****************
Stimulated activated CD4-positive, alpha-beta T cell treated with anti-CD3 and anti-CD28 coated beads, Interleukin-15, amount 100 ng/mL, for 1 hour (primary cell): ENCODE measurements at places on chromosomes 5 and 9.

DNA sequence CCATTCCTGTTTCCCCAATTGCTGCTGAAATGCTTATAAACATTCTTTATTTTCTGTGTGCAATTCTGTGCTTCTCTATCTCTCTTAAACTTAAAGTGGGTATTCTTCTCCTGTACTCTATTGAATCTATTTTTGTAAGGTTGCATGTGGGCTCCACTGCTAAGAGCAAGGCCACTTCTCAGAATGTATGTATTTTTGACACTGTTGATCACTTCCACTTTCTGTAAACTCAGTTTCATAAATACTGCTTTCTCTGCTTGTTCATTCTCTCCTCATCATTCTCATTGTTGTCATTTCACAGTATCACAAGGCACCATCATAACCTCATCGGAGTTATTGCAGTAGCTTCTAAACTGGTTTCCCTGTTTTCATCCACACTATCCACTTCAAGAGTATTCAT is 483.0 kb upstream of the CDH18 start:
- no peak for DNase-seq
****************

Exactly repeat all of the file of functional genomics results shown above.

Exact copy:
Stimulated activated CD4-positive, alpha-beta T cell treated with anti-CD3 and anti-CD28 coated beads, Interleukin-15, amount 100 ng/mL, for 1 hour (primary cell): ENCODE measurements at places on chromosomes 5 and 9.

DNA sequence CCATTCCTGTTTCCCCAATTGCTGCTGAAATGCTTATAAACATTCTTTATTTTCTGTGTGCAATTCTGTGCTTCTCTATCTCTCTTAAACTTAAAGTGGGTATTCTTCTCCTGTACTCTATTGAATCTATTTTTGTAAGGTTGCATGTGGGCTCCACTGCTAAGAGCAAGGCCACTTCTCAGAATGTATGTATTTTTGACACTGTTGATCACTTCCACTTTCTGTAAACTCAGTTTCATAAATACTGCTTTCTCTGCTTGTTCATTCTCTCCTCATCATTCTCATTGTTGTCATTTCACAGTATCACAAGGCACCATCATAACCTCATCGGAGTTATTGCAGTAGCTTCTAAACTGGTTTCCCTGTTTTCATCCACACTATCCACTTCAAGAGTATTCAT is 483.0 kb upstream of the CDH18 start:
- no peak for DNase-seq